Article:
The basic AMD graphics aren’t going to make this a gaming machine, but I’m happy to have the included GPU, as it can be useful for artists, photographers and video editors, and it doesn’t seem to add a lot to the very reasonable overall price. For kicks, I tried a little gaming, and was able to play the latest Call of Duty game without too much trouble. Frame rates hit 30 frames per second or more once I dialed the detail settings to low-to-medium levels and the resolution down to 1,280×720.
However, when used for anything other than light web surfing the system could get hot. After one video viewing session where I could feel the heat against my legs, I took a quick temperature check of the bottom panel, and it got up to 98 degrees Fahrenheit (37 degrees Celsius).
Battery life was one area where the Pro didn’t beat the competition. At 8 hours and 29 minutes, it ran decently in our streaming video battery test, but the 15-inch MacBook Pro ran for more than two additional hours. Samsung’s non-Pro Notebook 9 ran for more than three hours longer.
Pro, with a few quirks
The Samsung Notebook 9 offers a surprising number of Pro-style features, including a built-in stylus, 360-degree hinge and AMD graphics, at a very appealing price. But that doesn’t mean the system doesn’t have a few quirks.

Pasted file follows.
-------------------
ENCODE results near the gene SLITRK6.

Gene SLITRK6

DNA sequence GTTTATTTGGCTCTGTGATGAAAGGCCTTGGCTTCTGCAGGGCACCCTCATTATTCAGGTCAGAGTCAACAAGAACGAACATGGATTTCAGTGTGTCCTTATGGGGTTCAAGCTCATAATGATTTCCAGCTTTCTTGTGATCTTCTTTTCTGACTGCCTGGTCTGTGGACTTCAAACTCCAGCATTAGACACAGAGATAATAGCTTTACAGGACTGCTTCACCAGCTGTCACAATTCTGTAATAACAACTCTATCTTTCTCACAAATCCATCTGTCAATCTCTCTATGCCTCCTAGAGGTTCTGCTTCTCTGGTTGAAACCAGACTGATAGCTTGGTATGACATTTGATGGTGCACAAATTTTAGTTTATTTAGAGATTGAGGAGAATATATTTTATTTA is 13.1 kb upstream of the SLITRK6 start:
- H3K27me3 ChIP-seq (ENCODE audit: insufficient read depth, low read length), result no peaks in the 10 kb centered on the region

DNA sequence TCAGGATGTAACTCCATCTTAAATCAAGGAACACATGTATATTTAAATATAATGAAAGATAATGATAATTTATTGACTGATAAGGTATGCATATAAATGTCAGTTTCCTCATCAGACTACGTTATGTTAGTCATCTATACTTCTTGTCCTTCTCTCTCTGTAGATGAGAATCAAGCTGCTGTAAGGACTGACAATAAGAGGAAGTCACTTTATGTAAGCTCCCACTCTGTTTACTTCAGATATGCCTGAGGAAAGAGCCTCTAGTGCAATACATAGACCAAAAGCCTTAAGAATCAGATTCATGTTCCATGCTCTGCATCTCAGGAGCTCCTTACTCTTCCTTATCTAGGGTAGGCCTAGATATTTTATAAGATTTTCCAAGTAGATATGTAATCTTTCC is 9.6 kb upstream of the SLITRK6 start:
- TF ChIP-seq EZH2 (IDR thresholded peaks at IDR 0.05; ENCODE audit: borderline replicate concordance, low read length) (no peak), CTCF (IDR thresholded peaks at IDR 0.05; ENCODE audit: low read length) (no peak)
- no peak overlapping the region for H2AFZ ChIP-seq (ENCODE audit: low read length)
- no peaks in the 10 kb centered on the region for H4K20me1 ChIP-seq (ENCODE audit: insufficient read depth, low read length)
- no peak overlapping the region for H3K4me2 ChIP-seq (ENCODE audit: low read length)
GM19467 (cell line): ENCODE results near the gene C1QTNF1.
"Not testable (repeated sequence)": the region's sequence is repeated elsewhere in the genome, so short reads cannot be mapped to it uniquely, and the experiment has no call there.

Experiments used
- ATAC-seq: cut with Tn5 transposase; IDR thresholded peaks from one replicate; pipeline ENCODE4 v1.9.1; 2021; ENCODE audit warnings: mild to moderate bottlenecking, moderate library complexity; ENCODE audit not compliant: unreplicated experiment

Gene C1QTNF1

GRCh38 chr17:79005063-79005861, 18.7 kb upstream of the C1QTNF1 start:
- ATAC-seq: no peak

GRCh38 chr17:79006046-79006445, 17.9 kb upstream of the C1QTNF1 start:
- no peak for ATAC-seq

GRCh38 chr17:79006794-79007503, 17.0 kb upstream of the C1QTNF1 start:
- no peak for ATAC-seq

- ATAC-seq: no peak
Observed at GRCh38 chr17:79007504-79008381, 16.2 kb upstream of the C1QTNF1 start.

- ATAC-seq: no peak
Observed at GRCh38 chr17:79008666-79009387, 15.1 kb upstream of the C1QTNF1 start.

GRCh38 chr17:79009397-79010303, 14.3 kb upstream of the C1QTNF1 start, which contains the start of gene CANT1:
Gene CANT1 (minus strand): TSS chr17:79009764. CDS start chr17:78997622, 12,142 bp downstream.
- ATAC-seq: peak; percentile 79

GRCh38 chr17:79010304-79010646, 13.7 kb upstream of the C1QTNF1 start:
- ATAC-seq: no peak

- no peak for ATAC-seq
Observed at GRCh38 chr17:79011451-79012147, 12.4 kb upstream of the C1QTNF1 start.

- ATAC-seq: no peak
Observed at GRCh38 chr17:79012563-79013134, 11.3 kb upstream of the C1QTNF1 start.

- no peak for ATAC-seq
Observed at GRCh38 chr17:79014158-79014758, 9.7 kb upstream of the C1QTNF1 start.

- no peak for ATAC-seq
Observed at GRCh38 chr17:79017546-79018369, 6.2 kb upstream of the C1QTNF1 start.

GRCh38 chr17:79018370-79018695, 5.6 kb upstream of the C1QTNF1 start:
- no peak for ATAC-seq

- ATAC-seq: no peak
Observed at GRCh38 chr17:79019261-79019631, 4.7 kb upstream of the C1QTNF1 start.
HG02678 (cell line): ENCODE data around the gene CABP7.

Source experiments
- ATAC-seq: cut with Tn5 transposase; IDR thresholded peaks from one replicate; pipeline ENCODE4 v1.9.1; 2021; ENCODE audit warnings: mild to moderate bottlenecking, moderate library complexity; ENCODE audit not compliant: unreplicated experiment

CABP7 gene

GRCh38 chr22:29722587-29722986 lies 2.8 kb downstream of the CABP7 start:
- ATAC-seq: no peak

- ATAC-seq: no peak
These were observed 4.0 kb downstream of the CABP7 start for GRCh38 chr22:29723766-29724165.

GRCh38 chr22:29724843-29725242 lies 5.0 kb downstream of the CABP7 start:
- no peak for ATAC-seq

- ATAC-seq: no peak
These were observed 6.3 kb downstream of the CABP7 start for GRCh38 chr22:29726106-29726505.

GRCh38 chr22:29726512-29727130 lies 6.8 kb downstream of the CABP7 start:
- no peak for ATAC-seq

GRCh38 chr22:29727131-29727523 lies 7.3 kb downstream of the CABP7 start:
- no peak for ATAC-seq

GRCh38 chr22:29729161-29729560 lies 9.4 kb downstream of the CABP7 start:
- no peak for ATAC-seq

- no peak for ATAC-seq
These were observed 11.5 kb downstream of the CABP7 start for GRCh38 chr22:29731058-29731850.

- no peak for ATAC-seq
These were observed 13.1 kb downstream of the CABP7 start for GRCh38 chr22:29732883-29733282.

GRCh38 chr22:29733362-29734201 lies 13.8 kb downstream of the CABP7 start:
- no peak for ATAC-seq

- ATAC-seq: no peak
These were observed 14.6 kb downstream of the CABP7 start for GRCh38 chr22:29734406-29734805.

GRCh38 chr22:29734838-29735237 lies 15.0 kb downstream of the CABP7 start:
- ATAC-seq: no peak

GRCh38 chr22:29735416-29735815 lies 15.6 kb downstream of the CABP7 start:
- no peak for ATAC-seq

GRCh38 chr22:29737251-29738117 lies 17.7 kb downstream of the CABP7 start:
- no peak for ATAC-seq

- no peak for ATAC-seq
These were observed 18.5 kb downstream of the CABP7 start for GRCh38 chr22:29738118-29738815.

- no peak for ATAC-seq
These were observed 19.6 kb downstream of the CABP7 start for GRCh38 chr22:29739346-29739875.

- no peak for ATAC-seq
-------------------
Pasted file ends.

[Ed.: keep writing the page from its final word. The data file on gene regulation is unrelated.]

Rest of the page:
Besides getting hot at times, the audio suffers from a lack of front-facing speakers. Audio seems to come out from behind the keyboard and from a grille on the bottom of the system, leading to weaker-than-expected sound.
My biggest frustration is a bit of sloppy industrial design. The slim power button is located on the right edge of the system, about halfway down. It’s in exactly the spot you’d put your hands when either repositioning it on a desk, or picking it up to flip into tablet mode. What do you think happened? You guessed it — almost every time I’d pick up or try to move the system, I’d end up accidentally putting it to sleep.
Quirks aside, I’d rate this as an excellent value if you’re looking for a big screen that plays well with a stylus, but don’t want to spend a fortune.
Samsung NoteBook 9 Pro
Microsoft Windows 10 Home (64-bit); 2.7GHz Intel Core i7-7500U; 16GB DDR4 SDRAM 2,133MHz; 2GB AMD Radeon 540 Graphics; 256GB SSD
Asus VivoBook S
Microsoft Windows 10 Home (64-bit); 2.7GHz Intel Core i7-7500U; 8GB DDR4 SDRAM 2,400MHz; 128MB Intel HD Graphics 620; 128GB SSD + 1TB HDD
Samsung Notebook 9 (15-inch)
Microsoft Windows 10 Home (64-bit); 2.7GHz Intel Core i7-7500U; 16GB DDR4 SDRAM 2,133MHz; 2GB Nvidia GeForce 940MX; 256GB SSD
Apple MacBook Pro (15-inch, 2017)
Apple macOS Sierra 10.12.5; 2.9GHz Intel Core i7-7820HQ; 16GB DDR3 SDRAM 2,133MHz; 4GB Radeon Pro 560 / 1,536MB Intel HD Graphics 630; 512GB SSD
LG Gram 15
Microsoft Windows 10 Home (64-bit); 2.7GHz Intel Core i7-7500U; 16GB DDR4 SDRAM 2,133MHz; 128MB dedicated Intel HD Grpahics 620; 512GB SSD